Automated tests will be executed identically each time, so no missing test cases because someone slacked off or made a typo. Automated test can serve as examples for how to use the code. Automated tests can aid in porting to new platforms, once it builds you can find all the bugs your care about swiftly. Automated test can be integrated with documentation, tools like doxyegn and mdbook make this easier.

Automated tests enable Continuous Integration. Are you familiar with Travis CI or Jenkins? If not, imagine a computer that a team commits their code to, instead of directly to the mainline Revision Control (Git master, svn head, etc...). That computer builds the software, runs all the tests, perhaps on every supported platform or in an environment very close to production, then only merges commits that appear to fully work. This doesn't completely eliminate bugs and broken builds, but the change is so large that teams without it are at a clear competitive disadvantage.

When integrated into process tests can be used to protect code from changes. If a test exercises an API and the team knows that is the purpose then when they change things in a way that break the test they shouldn't... This sounds vague or obvious, but consider this: At Facebook and Google they have a rule that if it is not tested new code doesn't have to care if it breaks. Both companies have team that make broad Sweeping changes. Facebook wrote a new std::string and Google use clangtools to make automated changes in thousands of places at once. Even if code breaks or APIs change as long as tests pass these people can be sure that they negatively impacted the product and are following their team's rules.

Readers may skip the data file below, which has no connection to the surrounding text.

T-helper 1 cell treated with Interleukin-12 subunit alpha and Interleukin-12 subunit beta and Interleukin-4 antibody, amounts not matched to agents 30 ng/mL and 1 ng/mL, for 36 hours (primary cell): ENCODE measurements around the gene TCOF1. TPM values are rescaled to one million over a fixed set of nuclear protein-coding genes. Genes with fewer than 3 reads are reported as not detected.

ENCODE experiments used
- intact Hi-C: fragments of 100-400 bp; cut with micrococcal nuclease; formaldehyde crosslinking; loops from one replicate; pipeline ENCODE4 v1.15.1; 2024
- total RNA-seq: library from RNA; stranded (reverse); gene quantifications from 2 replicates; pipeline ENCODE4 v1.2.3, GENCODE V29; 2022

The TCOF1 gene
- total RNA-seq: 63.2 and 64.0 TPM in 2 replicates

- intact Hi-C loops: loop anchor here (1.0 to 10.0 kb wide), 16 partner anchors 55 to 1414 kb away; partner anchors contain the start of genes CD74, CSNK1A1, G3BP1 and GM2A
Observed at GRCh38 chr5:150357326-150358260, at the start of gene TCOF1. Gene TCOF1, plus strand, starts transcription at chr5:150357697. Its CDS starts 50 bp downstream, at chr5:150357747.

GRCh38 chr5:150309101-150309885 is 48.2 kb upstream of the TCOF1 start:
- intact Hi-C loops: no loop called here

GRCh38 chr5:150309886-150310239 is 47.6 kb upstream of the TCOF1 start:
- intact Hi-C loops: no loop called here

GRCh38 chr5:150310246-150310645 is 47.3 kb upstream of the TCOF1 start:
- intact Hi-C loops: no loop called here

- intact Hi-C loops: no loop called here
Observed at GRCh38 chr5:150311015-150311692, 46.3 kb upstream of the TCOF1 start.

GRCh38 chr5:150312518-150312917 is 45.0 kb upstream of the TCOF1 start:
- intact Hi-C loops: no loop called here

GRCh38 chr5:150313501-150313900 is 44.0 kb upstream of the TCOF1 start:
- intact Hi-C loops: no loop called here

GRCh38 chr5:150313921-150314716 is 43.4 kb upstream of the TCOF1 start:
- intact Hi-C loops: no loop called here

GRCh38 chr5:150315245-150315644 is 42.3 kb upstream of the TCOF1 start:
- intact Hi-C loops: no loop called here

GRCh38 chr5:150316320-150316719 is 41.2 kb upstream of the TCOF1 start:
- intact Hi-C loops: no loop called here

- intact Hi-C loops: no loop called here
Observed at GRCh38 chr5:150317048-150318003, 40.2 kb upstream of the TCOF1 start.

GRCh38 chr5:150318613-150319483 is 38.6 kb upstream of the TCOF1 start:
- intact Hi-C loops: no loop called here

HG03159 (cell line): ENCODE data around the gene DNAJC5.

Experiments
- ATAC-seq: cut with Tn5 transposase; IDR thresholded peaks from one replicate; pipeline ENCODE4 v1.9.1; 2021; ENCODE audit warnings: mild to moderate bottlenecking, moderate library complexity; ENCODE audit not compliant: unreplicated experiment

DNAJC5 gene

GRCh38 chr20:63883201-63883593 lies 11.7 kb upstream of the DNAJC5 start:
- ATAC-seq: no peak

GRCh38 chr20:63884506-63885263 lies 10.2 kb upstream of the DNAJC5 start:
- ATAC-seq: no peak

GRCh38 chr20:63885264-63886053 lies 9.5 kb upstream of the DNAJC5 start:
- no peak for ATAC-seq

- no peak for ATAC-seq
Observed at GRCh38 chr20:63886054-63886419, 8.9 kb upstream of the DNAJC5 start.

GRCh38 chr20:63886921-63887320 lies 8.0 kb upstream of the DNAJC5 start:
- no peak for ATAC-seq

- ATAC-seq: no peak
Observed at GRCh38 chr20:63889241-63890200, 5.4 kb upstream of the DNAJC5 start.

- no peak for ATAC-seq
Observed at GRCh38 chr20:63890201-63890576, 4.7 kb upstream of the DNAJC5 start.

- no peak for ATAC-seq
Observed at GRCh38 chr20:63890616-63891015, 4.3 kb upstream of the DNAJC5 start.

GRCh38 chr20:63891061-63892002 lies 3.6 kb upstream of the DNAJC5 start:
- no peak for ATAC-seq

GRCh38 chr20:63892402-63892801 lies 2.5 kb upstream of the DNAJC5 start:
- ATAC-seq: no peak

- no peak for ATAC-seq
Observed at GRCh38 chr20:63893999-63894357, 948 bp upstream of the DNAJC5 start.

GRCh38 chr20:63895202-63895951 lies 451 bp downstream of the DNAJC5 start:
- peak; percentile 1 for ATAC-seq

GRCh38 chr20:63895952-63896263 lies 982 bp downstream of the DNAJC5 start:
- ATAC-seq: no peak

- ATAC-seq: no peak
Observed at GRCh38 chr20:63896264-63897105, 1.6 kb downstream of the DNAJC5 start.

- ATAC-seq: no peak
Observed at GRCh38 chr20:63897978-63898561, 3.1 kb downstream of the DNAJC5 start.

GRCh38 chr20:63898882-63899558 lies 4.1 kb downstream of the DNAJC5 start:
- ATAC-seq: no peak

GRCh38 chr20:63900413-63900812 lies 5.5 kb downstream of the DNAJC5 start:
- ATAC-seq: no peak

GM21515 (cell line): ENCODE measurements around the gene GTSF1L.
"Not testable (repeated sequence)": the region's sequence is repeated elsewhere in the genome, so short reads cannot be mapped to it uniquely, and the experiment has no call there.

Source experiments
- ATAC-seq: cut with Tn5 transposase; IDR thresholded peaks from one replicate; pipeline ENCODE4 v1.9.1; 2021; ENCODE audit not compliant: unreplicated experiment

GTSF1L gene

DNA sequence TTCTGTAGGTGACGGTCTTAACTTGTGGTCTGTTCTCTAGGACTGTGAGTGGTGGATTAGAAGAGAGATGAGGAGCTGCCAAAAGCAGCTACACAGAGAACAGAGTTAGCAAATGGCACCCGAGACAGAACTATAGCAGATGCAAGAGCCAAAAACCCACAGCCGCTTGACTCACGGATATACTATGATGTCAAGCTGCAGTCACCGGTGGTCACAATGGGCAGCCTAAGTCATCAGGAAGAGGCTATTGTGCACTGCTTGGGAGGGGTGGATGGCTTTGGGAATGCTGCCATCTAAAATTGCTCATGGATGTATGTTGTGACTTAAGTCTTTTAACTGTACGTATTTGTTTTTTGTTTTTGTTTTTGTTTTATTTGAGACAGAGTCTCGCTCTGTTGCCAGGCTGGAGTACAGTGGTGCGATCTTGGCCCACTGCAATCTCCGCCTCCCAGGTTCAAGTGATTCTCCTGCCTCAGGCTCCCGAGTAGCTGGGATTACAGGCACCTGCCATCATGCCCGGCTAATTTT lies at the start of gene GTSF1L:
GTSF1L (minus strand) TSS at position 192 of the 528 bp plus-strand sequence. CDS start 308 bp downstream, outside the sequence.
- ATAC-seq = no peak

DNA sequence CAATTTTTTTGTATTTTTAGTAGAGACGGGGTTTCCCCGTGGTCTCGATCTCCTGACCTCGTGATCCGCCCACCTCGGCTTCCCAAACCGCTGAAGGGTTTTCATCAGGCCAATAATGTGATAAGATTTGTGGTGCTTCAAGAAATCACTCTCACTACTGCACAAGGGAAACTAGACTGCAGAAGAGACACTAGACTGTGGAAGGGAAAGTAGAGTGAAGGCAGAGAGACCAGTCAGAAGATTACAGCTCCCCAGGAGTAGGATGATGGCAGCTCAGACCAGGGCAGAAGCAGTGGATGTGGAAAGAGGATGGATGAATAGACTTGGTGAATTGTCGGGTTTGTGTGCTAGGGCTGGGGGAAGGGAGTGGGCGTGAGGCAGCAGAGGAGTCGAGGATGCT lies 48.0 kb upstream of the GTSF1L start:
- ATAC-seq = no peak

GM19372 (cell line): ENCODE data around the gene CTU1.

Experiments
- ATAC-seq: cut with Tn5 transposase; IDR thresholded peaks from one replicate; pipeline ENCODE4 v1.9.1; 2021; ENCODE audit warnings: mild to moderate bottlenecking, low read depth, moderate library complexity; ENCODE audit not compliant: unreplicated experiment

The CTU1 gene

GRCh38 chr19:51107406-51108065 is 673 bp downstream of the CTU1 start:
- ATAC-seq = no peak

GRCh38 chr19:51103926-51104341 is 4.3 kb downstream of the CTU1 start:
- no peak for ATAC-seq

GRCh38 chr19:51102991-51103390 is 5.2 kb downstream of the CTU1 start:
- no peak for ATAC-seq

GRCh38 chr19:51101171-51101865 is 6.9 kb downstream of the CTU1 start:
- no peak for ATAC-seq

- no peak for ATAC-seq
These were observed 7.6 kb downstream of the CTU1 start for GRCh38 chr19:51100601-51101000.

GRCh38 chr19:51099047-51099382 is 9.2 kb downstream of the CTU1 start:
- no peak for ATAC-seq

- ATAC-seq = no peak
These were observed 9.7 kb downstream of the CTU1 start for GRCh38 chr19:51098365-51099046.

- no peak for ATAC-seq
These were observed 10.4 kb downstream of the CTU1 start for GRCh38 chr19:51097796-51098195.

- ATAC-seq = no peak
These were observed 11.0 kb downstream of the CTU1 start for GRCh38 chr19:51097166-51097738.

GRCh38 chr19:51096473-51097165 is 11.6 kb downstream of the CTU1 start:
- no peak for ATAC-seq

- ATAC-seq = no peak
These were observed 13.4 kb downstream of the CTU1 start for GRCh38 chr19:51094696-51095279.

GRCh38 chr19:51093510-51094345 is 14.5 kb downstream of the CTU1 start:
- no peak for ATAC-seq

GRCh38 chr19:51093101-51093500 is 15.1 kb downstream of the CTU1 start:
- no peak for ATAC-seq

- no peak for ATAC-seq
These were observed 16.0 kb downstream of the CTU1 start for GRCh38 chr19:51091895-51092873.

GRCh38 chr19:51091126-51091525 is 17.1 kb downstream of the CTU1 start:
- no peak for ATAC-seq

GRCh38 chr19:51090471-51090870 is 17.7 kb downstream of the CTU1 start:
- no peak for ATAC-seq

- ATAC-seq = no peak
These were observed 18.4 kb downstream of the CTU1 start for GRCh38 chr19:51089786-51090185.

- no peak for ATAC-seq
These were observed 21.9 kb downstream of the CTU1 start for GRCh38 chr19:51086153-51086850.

Automated Tests can... This list could go on for a very long time.

Maybe you're thinking about some specific applications/pieces of code? Probably not a video game?

I think it should be a mix. I disagree with the "extreme minority" portion for most projects. There are times where a manual test is the right answer and there's exploratory manual testing.

Obviously though running through a long sequence of testing manually for every code change is crazy. And some sort of CI setup like you describe is a must for every project this day and age.

Then there's also the question of unit tests vs. system/integration tests...

I think that mutation testing should replace code coverage. It really ensure that the test verify the code behavior and not only invoked it.

The trouble with mutation testing is that most mutations will completely break an application.

Why not prove the code is correct instead? Should be much cheaper than 100% coverage and more certain.

Why do you say most mutations will completely break an application? This is certainly not my experience.

Mutation testing systems normal use fairly stable operators (e.g changing a > to a >=). In most locations in the code changes such as these will have only a subtle effect.

> even if you do all the work, and cover every line in a test, unless you cover 100% of your underlying dependencies, and cover all your inputs, you're still not covering all the cases.

On the other hand, if you do cover all your inputs, you've covered all the cases regardless of what % code coverage or path coverage you have.

Tests are not meant for ensuring it works with all inputs. You cant simply just throw values at it hoping its all okay.